Lagrangian oil spill modelling and parameterizations of wave entrainment and oil film thickness
Lagrangian oil spill models are frequently used for environmental impact studies and for contingency preparedness. The mechanisms that determine the fate of an oil spill are complex; while ocean currents determine the horizontal transport, wind and waves determine how much oil is mixed into the water column resulting in different drift patterns.
Oil properties determine how the surface slick is mixed down by breaking waves, and the droplet size distribution of the entrained oil determine how much oil can resurface with time. Due to different wind and wave exposure, as well as vertical current shear, the surface slick is transported differently from the subsurface oil. Both parts present a threat to the environment, but with very different impact for either the deep ocean, or coastal environments.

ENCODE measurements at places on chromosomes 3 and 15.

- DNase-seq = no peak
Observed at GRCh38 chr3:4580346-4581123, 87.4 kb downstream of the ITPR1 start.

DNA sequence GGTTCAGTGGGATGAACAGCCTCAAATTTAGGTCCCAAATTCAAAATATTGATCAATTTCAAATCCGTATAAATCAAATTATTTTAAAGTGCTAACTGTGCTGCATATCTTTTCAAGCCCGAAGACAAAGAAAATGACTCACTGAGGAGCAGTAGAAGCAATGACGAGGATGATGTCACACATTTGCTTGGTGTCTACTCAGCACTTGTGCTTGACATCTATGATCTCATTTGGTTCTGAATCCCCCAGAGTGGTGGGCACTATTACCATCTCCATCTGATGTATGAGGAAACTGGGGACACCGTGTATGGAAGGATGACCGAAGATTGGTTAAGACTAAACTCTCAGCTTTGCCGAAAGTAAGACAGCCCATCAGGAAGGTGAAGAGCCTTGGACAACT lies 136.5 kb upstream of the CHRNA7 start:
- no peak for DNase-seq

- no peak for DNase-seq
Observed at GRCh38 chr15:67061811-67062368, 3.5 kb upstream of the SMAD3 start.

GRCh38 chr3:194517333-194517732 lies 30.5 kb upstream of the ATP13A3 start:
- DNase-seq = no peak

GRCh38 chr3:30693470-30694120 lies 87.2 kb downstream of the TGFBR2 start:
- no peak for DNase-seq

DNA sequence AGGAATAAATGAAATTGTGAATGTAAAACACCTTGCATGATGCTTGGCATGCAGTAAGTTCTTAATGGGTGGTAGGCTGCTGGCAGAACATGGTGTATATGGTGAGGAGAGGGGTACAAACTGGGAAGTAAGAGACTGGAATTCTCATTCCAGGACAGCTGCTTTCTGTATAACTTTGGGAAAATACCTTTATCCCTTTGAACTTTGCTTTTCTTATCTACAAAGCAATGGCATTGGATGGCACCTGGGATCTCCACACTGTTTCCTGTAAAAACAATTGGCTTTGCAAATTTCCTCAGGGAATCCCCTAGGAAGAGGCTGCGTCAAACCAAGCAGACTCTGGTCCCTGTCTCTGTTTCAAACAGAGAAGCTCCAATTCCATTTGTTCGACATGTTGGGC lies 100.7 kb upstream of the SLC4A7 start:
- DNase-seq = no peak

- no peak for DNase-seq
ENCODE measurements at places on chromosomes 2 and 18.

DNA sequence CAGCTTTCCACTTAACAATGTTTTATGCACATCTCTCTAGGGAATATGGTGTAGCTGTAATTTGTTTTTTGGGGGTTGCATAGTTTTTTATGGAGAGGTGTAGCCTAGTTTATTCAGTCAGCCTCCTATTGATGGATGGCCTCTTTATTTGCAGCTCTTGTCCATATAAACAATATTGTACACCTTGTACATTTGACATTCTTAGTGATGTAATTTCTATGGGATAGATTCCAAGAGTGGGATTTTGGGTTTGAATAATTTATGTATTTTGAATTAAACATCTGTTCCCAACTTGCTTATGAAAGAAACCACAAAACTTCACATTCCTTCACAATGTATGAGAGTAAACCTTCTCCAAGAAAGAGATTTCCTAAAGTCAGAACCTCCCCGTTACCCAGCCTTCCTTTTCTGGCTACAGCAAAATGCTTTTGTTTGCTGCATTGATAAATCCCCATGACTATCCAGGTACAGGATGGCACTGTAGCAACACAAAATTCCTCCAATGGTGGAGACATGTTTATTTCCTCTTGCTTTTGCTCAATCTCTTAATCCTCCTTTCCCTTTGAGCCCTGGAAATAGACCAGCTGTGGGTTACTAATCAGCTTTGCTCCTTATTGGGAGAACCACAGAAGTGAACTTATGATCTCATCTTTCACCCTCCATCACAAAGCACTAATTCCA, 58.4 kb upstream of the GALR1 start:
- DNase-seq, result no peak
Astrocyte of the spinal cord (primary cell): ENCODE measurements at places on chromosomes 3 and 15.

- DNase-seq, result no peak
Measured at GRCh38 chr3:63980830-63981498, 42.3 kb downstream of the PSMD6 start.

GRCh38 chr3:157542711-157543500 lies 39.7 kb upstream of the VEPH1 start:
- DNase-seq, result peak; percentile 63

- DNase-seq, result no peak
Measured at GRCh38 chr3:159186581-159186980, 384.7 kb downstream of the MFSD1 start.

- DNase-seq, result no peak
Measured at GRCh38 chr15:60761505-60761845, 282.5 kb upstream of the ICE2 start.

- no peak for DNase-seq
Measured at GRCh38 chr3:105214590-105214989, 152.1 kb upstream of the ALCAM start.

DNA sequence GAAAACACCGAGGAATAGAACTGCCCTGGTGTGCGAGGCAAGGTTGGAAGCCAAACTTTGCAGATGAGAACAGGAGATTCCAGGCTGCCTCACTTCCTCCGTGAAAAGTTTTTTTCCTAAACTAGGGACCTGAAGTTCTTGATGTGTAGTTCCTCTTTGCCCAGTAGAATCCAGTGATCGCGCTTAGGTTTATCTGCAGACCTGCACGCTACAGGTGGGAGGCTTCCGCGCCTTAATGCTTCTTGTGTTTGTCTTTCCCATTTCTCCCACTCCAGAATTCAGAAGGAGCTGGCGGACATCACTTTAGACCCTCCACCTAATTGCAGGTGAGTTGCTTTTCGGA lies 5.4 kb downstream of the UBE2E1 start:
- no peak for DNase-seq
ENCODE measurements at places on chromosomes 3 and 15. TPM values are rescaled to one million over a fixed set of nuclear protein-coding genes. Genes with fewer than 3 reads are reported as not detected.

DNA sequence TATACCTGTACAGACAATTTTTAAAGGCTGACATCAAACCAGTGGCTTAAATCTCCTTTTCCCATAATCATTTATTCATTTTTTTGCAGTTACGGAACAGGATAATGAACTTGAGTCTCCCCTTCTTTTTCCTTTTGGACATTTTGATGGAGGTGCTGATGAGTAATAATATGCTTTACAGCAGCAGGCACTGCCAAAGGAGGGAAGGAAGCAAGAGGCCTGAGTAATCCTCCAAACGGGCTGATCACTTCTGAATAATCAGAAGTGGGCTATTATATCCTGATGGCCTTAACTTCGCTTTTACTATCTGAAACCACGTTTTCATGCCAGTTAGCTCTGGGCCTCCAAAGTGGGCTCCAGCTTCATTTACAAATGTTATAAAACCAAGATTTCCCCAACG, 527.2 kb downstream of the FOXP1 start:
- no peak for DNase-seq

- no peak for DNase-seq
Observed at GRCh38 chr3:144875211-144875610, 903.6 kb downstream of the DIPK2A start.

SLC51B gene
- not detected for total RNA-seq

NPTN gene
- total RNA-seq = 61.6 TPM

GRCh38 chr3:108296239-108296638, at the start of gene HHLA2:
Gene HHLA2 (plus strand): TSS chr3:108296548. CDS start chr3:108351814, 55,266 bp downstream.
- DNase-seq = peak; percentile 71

Oil entrainment by waves is an active field of research, and the master student will test new parameterizations of wave entrainment and investigate the effect of oil film thickness on the mass exchange between surface and entrained oil.
Simulations will be performed using OpenDrift, which contains an oil spill module with state-of-the-art parameterizations for weathering, wave entrainment and droplet size distributions.
The experiments will be based on fields from ocean circulation models and wave models for the Norwegian Sea, allowing to simulate realistic oil spill scenarios and historic cases that provide the means for validation.